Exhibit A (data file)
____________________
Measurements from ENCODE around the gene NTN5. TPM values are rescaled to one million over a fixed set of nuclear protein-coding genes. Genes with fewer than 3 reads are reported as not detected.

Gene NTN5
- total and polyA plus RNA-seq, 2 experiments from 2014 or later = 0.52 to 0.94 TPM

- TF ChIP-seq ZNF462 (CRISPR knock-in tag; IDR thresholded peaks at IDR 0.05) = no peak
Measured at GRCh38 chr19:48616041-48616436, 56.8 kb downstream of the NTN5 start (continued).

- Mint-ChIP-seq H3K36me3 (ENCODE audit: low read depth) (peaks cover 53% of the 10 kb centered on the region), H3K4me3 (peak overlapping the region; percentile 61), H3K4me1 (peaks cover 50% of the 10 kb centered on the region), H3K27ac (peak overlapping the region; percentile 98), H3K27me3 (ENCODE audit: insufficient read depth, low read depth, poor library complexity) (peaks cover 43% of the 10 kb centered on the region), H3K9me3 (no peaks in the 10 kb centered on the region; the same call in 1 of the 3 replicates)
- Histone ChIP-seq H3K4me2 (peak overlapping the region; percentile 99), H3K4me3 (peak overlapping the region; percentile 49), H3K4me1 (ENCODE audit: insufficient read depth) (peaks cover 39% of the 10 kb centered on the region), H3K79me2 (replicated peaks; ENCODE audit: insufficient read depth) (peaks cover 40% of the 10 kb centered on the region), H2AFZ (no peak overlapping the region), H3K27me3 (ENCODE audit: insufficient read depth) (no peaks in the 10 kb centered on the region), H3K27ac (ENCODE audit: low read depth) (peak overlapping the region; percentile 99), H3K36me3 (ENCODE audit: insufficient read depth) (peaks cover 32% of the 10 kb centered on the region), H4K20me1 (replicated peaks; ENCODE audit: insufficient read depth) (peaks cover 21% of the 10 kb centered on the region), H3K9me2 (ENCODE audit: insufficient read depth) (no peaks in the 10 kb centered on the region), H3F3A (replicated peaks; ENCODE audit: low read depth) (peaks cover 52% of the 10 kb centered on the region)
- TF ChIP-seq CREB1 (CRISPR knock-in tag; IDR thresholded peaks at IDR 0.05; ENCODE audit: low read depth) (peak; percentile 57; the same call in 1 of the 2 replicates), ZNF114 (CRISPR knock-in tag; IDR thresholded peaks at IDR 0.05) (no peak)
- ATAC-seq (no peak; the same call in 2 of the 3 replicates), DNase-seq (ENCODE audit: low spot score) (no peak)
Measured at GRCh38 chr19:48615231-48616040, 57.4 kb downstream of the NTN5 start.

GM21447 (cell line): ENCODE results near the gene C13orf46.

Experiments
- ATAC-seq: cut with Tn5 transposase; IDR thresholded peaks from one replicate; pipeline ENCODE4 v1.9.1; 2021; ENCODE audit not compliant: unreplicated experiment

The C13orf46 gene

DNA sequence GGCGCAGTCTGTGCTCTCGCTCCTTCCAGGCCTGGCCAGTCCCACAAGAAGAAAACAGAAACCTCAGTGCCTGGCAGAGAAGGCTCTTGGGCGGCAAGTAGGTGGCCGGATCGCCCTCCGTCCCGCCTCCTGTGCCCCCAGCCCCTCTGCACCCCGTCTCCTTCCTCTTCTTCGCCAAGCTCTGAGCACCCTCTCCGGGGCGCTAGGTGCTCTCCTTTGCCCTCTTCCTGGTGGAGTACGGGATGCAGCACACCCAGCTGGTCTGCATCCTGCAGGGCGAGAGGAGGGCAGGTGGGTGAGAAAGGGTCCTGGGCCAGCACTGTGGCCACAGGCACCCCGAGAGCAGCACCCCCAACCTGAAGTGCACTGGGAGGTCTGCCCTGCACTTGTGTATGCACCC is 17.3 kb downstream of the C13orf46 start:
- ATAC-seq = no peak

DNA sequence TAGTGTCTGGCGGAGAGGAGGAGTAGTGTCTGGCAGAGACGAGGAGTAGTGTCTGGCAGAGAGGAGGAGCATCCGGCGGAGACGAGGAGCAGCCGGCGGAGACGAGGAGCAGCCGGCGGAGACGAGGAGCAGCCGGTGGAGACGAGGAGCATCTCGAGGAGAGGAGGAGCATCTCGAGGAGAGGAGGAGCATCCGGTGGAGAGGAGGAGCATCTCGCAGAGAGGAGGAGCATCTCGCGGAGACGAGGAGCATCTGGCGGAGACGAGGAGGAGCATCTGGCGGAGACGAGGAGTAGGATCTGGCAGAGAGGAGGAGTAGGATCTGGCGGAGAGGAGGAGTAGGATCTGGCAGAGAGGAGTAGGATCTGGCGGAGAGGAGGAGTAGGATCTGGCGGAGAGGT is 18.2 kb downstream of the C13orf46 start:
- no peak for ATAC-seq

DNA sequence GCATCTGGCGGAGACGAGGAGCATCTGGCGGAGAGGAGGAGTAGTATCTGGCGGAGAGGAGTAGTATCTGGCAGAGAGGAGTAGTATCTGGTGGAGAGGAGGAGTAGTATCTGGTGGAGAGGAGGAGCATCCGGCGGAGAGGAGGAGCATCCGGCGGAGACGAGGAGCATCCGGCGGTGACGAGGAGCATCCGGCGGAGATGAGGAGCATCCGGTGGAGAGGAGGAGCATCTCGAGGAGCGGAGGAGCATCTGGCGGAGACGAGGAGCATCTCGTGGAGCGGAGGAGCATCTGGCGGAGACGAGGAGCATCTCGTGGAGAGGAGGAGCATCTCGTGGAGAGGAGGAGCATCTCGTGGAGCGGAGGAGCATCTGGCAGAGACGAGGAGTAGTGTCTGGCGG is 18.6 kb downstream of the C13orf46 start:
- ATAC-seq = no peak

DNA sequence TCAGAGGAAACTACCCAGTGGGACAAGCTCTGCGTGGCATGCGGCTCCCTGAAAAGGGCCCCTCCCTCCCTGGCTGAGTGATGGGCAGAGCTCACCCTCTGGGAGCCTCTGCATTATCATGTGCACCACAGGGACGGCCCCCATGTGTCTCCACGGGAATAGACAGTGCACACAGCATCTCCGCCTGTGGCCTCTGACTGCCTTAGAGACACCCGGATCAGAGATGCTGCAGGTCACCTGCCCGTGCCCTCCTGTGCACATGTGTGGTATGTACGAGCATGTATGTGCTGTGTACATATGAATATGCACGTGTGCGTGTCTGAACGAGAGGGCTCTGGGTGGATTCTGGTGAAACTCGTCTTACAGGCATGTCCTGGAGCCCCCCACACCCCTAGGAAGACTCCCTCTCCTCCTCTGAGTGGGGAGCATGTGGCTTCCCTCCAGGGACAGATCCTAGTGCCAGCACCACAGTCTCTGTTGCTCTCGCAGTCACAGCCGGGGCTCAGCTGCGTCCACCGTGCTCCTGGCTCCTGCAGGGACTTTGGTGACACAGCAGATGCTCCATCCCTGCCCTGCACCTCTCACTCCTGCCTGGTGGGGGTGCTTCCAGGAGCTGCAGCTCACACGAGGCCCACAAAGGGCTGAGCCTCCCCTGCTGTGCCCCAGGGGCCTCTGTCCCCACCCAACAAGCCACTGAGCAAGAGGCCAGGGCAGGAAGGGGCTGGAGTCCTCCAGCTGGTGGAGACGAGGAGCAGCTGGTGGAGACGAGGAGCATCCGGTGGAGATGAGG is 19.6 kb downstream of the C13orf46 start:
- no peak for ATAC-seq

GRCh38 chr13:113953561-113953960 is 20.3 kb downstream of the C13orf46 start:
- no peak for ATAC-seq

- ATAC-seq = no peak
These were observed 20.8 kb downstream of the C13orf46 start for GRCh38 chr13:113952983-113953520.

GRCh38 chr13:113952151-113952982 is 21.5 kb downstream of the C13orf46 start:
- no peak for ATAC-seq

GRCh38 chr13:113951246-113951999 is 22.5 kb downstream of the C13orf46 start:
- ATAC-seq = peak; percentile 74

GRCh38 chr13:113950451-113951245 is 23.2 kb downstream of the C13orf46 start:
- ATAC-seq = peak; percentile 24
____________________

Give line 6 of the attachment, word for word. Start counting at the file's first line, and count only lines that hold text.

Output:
- Mint-ChIP-seq H3K36me3 (ENCODE audit: low read depth) (peaks cover 53% of the 10 kb centered on the region), H3K4me3 (peak overlapping the region; percentile 61), H3K4me1 (peaks cover 50% of the 10 kb centered on the region), H3K27ac (peak overlapping the region; percentile 98), H3K27me3 (ENCODE audit: insufficient read depth, low read depth, poor library complexity) (peaks cover 43% of the 10 kb centered on the region), H3K9me3 (no peaks in the 10 kb centered on the region; the same call in 1 of the 3 replicates)